A Different Approach to Bike Sharing


The sharing economy is taking off in cities everywhere, but it doesn’t have to be limited to large metropolitan areas. Whether you’re an entrepreneur, private property owner, or municipality, the benefits of delivering shareable products and services to your community are incredibly important for tourism, cultural vibrancy, lowering pollution levels, and generating local revenue.

Koloni was founded in a small town and sees the benefits of keeping local economies alive by creating smart, connected, and engaged citizens. We believe these products can reach communities of every size and at every price point, and should not have to be limited to urban areas.

We view ourselves differently than other mobility-sharing companies currently operating in the United States. At this moment, big name brands will plant their bikes or scooters in a city and rely on consumers to help provide daily maintenance, charging, and mechanical upkeep. Most of their operations are kept in-house, which makes products very difficult to manage at a distance. These operations are not sustainable in a number of ways. Companies burn through capital and declare bankruptcy, bikes are strewn across cities, creating hazardous conditions for drivers and pedestrians, and some companies go through bikes so fast they are filling landfills. Most importantly, localities are not able to manage the systems or generate revenue because they have no ownership.

Koloni has chosen sustainability and transparency as it’s primary goals. After acquiring a fleet of bikes from a large competitor, we are now able offer low-cost leasing options, starting at $30 a month, that make bike sharing accessible to those who cannot dedicate the many thousands of dollars typically necessary for launching these programs. Our refurbished reCycle bikes can now be used and appreciated instead of ending up in landfills.

We believe transfer of hardware ownership is necessary because we want to provide owners with great technology and products while keeping our operations minimal. This is possible by allowing owners to use our technology for a small fee, have the ability to assess their operational needs with our management software, and create their own unique fee structures. This allows owners to manage revenue and scale their operations as they see fit.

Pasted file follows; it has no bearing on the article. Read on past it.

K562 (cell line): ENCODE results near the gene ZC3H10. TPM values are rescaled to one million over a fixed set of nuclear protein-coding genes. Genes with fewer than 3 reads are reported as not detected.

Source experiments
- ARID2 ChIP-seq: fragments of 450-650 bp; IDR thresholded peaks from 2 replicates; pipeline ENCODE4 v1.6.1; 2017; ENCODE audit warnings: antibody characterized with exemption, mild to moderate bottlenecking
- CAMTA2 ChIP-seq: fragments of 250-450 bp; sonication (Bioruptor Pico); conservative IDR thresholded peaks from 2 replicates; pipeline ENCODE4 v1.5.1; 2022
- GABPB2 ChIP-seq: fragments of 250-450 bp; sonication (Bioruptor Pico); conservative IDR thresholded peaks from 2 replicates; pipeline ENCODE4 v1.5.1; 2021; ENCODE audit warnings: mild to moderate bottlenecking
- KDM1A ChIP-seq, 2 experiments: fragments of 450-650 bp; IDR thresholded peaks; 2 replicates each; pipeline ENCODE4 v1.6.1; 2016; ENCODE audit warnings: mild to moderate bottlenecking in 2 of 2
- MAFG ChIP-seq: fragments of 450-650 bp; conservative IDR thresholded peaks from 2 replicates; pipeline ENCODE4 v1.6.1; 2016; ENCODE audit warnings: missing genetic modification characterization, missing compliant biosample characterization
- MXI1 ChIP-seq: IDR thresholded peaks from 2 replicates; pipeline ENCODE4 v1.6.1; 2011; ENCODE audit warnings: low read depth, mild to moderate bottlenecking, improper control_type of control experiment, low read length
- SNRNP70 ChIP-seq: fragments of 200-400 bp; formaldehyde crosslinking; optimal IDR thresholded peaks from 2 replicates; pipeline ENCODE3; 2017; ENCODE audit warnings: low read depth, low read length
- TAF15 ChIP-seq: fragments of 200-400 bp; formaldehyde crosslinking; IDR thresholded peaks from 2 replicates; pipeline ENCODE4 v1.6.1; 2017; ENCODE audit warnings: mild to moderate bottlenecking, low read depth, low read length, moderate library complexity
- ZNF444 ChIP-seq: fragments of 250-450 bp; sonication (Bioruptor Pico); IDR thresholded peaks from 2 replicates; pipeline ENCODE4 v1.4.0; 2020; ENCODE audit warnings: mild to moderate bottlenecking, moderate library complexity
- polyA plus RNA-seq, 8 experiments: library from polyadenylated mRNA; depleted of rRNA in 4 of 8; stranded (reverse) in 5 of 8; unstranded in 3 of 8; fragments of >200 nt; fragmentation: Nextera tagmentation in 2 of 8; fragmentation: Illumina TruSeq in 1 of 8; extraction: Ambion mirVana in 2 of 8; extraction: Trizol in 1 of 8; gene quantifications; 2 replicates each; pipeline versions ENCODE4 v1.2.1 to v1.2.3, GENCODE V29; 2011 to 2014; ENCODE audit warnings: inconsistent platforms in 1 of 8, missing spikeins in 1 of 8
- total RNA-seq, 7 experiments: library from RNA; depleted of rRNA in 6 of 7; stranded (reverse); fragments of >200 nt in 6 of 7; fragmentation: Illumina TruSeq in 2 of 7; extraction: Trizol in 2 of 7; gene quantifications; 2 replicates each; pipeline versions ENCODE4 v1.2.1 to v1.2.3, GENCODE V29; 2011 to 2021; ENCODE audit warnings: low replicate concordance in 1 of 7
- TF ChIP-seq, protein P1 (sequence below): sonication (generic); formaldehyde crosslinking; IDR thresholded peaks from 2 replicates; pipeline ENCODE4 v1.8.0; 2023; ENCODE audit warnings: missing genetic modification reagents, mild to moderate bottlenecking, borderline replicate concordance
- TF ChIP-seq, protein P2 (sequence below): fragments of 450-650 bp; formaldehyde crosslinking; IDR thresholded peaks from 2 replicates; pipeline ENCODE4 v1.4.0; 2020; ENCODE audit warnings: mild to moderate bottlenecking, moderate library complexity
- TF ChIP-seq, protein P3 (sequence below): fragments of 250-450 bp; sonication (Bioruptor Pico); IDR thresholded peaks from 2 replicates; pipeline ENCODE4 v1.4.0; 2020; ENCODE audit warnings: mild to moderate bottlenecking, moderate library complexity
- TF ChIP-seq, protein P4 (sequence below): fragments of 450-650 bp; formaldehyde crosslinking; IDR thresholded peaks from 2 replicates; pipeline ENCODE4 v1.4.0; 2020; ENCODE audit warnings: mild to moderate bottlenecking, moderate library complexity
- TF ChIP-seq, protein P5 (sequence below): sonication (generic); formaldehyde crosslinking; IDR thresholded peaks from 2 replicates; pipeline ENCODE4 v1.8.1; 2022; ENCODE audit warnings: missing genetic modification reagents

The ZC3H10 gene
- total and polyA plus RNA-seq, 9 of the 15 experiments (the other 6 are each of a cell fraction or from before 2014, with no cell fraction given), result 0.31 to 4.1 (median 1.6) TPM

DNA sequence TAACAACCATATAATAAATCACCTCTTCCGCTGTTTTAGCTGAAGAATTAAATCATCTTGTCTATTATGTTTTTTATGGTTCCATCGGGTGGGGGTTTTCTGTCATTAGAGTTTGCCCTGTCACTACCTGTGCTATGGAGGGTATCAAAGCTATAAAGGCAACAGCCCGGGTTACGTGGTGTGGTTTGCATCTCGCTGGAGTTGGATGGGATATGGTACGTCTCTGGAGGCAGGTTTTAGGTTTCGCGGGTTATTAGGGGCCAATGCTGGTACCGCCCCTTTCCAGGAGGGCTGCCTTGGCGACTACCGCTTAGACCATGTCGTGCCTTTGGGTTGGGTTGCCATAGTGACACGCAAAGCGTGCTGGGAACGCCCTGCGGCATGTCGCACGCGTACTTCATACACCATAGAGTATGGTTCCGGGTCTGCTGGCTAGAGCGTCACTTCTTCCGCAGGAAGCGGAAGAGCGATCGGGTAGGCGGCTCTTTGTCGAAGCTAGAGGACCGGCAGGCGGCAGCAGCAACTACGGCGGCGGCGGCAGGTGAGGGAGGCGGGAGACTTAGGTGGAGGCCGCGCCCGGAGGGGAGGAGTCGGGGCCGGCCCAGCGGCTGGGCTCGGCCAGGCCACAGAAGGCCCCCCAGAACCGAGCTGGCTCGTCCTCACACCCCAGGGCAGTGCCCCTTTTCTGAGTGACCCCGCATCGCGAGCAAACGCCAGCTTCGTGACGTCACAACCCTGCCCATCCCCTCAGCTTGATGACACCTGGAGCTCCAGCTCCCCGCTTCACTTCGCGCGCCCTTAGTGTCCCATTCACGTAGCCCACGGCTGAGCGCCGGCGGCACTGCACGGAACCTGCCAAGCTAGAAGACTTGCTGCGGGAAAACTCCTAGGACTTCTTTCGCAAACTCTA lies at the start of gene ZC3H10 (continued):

Shareable products promote tourism and social capital by creating the ability to interact with the material environment.

Shareable products promote tourism and social capital by creating the ability to interact with the material environment.

Connecting technology with physical products that a person may not need to own, but may still want access to, is a sure step to creating a cleaner city, a strong local economy, and socially connected residents. If you are an avid cyclist, you may want to invest the time and money it takes to provide regular upkeep and storage. If you are a lover of tennis, by all means… buy a tennis racket and ball! If you have a passing interest in these things and do not want to waste time and money storing equipment for 9 months out of the year or throw it away when you are finished with it, you would probably find a shareable product worth it for both the practical and environmental consequences.

If you’re interested in building a business, improving your citizens quality of life, promoting tourism, or enhancing social capital, investing in shareable products are incredibly forward-thinking ways to make it all happen. Get started today.

Brian Dewey